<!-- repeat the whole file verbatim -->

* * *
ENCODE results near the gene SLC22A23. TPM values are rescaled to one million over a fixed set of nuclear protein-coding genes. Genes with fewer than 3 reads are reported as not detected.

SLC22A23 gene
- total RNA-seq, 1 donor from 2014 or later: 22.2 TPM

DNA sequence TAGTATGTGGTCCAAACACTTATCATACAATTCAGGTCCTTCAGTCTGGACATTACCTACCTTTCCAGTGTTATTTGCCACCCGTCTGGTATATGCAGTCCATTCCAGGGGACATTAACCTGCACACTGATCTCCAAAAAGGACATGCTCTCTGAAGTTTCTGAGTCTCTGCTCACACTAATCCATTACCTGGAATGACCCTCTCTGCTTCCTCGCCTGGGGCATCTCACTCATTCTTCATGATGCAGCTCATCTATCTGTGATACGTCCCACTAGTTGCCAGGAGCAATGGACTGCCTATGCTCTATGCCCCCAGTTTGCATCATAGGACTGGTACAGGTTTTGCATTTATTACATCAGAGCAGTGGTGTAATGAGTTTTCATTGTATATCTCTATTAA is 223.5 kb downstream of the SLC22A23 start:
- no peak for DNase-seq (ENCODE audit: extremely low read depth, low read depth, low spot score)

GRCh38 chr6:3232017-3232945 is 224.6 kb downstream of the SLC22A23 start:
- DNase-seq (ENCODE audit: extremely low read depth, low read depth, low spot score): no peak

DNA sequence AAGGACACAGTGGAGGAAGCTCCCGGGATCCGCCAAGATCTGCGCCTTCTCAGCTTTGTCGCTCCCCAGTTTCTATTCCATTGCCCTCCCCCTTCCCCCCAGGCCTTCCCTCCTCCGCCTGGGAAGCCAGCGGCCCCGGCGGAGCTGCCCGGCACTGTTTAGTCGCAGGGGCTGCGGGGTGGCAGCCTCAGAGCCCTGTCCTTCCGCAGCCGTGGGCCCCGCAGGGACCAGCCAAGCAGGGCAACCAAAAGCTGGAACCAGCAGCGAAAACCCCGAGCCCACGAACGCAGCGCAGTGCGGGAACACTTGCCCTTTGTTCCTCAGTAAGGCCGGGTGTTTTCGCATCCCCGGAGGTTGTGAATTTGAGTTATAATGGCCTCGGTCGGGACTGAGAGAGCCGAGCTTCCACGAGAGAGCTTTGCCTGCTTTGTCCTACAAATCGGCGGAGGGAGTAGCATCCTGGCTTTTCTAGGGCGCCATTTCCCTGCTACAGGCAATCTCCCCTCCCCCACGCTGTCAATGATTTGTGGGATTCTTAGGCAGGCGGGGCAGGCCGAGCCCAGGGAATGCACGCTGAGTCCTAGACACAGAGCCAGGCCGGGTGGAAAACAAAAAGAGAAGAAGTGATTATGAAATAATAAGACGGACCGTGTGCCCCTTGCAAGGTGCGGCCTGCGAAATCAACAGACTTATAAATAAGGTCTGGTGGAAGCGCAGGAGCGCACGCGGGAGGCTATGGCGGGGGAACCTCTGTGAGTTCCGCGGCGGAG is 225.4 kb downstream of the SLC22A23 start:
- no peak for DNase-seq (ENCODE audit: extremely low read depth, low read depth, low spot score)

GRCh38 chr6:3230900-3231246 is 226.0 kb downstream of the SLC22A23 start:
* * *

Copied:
ENCODE results near the gene SLC22A23. TPM values are rescaled to one million over a fixed set of nuclear protein-coding genes. Genes with fewer than 3 reads are reported as not detected.

SLC22A23 gene
- total RNA-seq, 1 donor from 2014 or later: 22.2 TPM

DNA sequence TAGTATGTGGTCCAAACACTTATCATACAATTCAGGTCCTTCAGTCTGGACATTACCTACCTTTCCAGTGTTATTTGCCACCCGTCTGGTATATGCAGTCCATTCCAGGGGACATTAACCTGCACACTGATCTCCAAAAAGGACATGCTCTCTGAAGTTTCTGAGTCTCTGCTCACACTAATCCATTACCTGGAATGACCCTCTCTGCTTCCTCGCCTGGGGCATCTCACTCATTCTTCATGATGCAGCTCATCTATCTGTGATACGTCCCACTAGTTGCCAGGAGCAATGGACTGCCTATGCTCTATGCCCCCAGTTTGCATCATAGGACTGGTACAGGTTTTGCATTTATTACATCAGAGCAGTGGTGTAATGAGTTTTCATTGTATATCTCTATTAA is 223.5 kb downstream of the SLC22A23 start:
- no peak for DNase-seq (ENCODE audit: extremely low read depth, low read depth, low spot score)

GRCh38 chr6:3232017-3232945 is 224.6 kb downstream of the SLC22A23 start:
- DNase-seq (ENCODE audit: extremely low read depth, low read depth, low spot score): no peak

DNA sequence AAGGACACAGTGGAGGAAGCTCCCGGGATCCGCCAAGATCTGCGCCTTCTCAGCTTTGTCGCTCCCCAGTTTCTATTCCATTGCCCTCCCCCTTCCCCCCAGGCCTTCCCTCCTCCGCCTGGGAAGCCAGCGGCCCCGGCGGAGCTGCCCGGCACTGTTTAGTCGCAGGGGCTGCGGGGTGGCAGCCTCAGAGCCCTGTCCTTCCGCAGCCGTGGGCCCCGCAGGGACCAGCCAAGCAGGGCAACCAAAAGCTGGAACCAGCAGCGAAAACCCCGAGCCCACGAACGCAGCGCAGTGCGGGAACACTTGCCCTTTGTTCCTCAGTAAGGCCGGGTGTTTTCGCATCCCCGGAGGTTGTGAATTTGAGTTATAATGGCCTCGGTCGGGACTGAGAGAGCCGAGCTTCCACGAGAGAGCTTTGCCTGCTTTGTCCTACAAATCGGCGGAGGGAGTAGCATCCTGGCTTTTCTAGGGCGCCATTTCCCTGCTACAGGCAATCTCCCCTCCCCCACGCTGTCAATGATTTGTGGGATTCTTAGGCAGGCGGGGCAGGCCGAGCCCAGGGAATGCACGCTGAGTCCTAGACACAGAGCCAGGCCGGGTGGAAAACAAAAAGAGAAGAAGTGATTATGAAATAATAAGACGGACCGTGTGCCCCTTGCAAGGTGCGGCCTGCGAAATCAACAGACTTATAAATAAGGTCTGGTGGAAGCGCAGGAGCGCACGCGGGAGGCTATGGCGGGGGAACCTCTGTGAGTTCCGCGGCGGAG is 225.4 kb downstream of the SLC22A23 start:
- no peak for DNase-seq (ENCODE audit: extremely low read depth, low read depth, low spot score)

GRCh38 chr6:3230900-3231246 is 226.0 kb downstream of the SLC22A23 start: